Here I really blew up some images to show those two diagonal stars going from bottom left to upper right . If I go to the bottom blue one, that make up the three by themselves, and slightly across to the left and slightly up, I see nothing. Do I think the progenitor white dwarf is there? Yep, somewhere. Since this is a Type Ia SN, that means a white dwarf (and we won't see it from this distance with amateur telescopes, anyway, the white dwarf stole enough mass from its binary companion as the companion began its final journey and become a Red Giant, and the white dwarf's mass eventually went over the Chandrasekhar limit of 1.40 (I've seen it as 1.38, 1.40 and 1.44 so I am going with the 1.40 which is in the middle) and blew itself up in a runaway thermonuclear reaction.  The other way is that two stars each over their lives spent time on the main sequence, were less than 6 solar masses or so and became Red Giants and then both eventually settled as white dwarfs. I would assume and that is dangerous that as one was a white dwarf and the other going through the Red Gian phase, that as mass was accumulated, it eventually was blown off from the white dwarf in what astronomers call a nova. Thus the white dwarf never accumulated enough mass to go over the Chandrasekhar limit and never became a Type Ia Supernova. Eventually the companion did become a white dwarf also, and that meant we had two white dwarfs orbiting each other. Well, their mass attracted themselves to each other, and much like a couple in love who should never hook up but do, when the two white dwarfs embrace in their deathly dance and kiss, becoming one, the Chandrasekhar limit is surpassed, and BOOM, a Type Ia Supernova occurs. 

So in SN 2013df we have a Type Ia Supernova (the spectra that astronomers take tells them what tpe of Supernova they have.  You can make your own at Cool Cosmos at this link, and you can see what a spectrum is. The colors tell you what elements are present. If you make one,  NEVER USE IT TO LOOK AT THE SUN!!!!!!!!!). Anyway if you compare the two pictures you can get a general feeling where the progenitor came from, its location and then you should see something else. You should see HOW MASSIVE these Supernova area!!!!!  They are shinning brighter than the galaxy in the sky.  If you turn your telescope to it, you'll see it if you have a big enough scope and you'll see the fainter galaxy.  I'll do this I hope next week one night.  But look at how bright and big SN 2013dy is! Incredible.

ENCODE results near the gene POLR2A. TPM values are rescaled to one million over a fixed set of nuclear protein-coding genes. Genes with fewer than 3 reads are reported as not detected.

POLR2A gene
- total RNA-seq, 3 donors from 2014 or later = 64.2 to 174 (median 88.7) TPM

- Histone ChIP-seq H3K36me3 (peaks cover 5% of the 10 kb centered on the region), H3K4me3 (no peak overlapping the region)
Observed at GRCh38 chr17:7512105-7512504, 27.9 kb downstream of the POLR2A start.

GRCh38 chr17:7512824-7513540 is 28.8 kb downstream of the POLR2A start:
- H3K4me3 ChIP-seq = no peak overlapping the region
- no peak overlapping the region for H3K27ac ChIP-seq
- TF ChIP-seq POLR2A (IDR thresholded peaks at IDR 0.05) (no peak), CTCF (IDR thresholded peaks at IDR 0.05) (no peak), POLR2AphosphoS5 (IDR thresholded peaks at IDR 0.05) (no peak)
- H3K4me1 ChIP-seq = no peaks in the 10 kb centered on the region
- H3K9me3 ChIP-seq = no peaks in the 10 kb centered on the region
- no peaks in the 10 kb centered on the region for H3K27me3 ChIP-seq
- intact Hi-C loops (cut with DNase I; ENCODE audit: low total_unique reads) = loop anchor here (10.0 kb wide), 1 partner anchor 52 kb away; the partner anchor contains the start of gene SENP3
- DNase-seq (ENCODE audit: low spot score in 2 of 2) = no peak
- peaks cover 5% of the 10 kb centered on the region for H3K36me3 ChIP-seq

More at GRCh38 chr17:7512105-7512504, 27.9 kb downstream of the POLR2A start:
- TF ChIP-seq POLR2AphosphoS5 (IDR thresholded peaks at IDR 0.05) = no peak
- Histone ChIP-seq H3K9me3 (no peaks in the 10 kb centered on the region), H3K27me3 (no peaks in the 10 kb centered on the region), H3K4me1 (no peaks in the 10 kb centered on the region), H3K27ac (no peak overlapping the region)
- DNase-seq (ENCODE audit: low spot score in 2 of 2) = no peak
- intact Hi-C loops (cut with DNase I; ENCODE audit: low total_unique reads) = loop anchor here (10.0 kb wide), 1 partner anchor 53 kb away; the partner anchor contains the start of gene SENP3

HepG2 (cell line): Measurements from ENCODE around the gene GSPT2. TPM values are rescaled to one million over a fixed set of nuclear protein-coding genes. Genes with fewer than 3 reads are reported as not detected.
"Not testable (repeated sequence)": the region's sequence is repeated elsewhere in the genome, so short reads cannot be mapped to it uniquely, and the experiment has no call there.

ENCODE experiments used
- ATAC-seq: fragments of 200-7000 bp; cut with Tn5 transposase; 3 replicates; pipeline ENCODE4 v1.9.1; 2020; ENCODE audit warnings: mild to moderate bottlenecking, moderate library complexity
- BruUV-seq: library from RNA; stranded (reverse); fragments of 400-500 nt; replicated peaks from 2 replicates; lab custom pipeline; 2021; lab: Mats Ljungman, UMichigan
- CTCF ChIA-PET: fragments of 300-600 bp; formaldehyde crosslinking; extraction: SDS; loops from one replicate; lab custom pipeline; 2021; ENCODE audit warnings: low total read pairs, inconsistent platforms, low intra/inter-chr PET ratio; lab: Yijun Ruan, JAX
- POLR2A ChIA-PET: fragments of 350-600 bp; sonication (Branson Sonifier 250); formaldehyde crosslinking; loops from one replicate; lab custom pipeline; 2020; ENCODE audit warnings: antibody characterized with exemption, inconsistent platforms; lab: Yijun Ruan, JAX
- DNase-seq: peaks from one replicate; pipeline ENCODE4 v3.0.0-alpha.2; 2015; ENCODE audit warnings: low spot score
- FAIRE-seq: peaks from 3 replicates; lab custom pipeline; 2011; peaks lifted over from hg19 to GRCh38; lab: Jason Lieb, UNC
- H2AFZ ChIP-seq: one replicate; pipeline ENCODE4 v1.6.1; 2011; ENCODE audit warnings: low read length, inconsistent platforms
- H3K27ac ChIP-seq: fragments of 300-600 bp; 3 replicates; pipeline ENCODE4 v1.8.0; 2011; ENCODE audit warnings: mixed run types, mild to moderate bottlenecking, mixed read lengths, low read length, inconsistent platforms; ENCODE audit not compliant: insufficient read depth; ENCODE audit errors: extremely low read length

So what is the purpose of all this? To see something, know its general area where the progenitor came from, understand part of the process, and realize how powerful these things are. Equally important, these supernova seed the surrounding area in space with heavy metals that are used to make new stars/suns, new solar system and I would hope, somewhere, new life. The iron in our blood, the calcium in our bones and the heavy elements we use in our daily lives all came from a Supernova and these elements, created the Sun which is our star, the solar system our pale blue dot is located in, and that very pale blue dot we all live on.  These elements were used to create life on this planet.  So, next time you hear about a Supernova, remember in its final act of dying, in its death, the star, gives back and creates.  In a way, the star is giving of itself back to the universe so new things can come from it. May we be like a supernova and look to give back to others by being kind, caring and helpful to each other.